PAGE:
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(For more resources related to this topic, see here.)

The jQuery team introduced their version of the tooltip as part of changes to Version 1.9 of the library; it was designed to act as a direct replacement for the standard tooltip used in all browsers. The difference here, though, was that whilst you can’t style the standard tooltip, jQuery UI’s replacement is intended to be accessible, themeable, and completely customizable. It has been set to display not only when a control receives focus, but also when you hover over that control, which makes it easier to use for keyboard users.

Implementing a default tooltip

Tooltips were built to act as direct replacements for the browser’s native tooltips. They will recognize the default markup of the title attribute in a tag, and use it to automatically add the additional markup required for the widget. The target selector can be customized though using tooltip’s items and content options. Let’s first have a look at the basic structure required for implementing tooltips.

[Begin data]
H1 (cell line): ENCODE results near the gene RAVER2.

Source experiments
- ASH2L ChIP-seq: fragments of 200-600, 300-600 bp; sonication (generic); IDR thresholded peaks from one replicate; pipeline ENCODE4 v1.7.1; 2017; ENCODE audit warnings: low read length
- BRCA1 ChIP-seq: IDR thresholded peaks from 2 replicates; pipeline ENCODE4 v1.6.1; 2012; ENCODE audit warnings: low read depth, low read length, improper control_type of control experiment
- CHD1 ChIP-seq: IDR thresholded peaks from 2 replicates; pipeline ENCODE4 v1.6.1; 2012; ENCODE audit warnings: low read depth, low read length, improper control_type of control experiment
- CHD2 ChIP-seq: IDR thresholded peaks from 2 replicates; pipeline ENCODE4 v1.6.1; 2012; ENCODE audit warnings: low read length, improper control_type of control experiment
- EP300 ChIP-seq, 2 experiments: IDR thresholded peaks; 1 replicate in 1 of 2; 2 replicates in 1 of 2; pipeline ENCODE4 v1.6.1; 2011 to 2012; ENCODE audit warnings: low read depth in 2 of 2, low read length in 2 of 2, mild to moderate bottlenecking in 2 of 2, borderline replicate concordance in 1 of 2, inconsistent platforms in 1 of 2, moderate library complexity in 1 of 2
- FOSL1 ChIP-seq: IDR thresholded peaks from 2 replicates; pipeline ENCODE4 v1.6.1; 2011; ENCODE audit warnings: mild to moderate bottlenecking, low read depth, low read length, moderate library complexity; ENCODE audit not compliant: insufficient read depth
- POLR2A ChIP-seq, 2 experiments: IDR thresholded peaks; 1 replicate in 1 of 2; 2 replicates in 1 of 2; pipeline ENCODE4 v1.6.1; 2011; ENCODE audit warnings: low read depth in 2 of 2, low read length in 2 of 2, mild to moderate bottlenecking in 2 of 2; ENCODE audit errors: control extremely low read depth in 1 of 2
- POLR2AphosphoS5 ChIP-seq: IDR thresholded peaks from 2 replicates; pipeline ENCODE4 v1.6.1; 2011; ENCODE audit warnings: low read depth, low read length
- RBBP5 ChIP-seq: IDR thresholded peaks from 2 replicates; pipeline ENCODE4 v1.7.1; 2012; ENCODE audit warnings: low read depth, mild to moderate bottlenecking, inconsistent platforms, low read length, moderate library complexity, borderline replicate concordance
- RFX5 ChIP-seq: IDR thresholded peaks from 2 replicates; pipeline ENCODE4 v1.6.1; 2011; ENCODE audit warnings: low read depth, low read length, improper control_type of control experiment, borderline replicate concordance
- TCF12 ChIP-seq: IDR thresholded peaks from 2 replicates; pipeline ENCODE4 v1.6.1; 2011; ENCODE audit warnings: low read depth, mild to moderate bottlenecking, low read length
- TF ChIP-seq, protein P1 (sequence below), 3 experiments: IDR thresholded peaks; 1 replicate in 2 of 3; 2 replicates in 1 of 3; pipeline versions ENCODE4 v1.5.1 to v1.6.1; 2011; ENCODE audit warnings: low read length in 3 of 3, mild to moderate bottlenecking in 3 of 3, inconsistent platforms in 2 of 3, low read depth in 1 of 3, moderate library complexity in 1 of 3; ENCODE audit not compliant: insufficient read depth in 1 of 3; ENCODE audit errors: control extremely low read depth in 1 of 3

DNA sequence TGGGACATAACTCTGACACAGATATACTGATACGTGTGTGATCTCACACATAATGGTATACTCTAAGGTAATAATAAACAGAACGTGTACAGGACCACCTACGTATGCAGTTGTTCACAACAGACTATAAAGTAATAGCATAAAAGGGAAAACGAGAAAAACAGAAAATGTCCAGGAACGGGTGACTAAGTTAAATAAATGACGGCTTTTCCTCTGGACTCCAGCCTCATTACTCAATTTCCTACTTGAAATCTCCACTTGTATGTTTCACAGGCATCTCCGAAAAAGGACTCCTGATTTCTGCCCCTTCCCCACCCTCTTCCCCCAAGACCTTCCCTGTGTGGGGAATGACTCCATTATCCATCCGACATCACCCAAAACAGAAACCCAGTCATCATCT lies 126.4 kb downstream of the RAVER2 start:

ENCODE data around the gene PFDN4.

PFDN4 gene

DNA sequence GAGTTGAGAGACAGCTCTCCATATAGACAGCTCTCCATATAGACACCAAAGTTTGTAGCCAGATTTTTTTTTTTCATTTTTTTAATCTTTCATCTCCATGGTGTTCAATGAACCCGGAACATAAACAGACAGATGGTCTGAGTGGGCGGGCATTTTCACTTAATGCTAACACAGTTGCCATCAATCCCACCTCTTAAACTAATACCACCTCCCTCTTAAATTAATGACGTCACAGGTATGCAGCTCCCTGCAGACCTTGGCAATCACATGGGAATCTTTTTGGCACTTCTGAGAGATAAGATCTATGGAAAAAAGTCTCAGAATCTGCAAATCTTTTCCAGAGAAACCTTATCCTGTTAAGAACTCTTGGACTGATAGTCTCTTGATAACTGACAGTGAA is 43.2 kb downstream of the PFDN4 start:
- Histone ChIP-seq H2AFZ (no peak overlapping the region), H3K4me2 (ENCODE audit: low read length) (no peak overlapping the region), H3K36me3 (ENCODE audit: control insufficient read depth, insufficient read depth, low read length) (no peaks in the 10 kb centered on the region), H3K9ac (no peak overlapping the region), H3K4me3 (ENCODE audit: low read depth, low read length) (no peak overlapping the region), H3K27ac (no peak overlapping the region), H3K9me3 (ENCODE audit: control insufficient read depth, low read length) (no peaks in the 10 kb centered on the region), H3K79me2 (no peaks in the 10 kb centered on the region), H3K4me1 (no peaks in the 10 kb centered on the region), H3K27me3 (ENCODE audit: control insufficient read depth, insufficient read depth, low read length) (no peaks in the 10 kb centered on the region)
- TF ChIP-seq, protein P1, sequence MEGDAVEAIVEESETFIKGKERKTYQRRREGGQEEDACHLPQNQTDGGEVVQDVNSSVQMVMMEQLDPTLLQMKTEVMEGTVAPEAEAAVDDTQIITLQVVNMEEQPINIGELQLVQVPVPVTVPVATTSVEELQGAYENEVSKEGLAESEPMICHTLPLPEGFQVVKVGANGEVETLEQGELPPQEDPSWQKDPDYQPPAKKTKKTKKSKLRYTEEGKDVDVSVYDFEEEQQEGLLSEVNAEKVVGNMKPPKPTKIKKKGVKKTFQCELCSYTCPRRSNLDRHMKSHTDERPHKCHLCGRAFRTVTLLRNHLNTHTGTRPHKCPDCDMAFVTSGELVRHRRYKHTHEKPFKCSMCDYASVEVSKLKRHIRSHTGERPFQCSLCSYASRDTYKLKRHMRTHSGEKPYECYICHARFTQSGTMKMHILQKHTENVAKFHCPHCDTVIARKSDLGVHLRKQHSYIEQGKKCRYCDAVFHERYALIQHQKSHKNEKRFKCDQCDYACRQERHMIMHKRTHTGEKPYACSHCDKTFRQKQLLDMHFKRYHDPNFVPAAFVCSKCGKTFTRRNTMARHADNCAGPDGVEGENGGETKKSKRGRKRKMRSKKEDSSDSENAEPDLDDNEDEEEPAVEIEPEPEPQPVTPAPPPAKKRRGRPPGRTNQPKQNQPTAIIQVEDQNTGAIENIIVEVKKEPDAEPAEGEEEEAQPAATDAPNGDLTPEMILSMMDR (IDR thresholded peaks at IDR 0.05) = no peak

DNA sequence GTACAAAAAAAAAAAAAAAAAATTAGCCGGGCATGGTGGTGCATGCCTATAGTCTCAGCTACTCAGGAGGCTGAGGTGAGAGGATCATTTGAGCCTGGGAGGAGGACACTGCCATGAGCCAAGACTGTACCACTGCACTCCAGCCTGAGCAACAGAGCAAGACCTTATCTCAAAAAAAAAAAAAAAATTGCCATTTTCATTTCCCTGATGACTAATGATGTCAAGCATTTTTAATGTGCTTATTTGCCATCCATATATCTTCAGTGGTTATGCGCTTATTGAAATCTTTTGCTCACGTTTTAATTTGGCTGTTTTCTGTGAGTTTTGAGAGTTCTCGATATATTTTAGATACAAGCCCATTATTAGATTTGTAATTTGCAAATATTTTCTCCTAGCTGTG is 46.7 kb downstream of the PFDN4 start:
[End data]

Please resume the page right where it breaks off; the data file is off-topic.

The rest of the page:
In a new file in your text editor, create the following page:


Lorem ipsum dolor sit amet, consectetur adipiscing elit. Nulla blandit mi quis imperdiet semper. Fusce vulputate venenatis fringilla. Donec vitae facilisis tortor. Mauris dignissim nibh ac justo ultricies, nec vehicula ipsum ultricies. Mauris molestie felis ligula, id tincidunt urna consectetur at. Praesent blandit faucibus ante ut semper. Pellentesque non tristique nisi. Ut hendrerit tempus nulla, sit amet venenatis felis lobortis feugiat. Nam ac facilisis magna. Praesent consequat, risus in semper imperdiet, nulla lorem aliquet nisi, a laoreet nisl leo rutrum mauris.

Save the code as tooltip1.html in your jqueryui working folder. Let’s review what was used. The following script and CSS resources are needed for the default tooltip widget configuration:

  • jquery.ui.all.css
  • jquery-2.0.3.js
  • jquery.ui.core.js
  • jquery.ui.widget.js
  • jquery.ui.tooltip.js

The script required to create a tooltip, when using the title element in the underlying HTML can be as simple as this, which should be added after the last element in your code, as shown in the previous example:

In this example, when hovering over the link, the library adds in the requisite aria described by the code for screen readers into the HTML link. The widget then dynamically generates the markup for the tooltip, and appends it to the document, just before the closing

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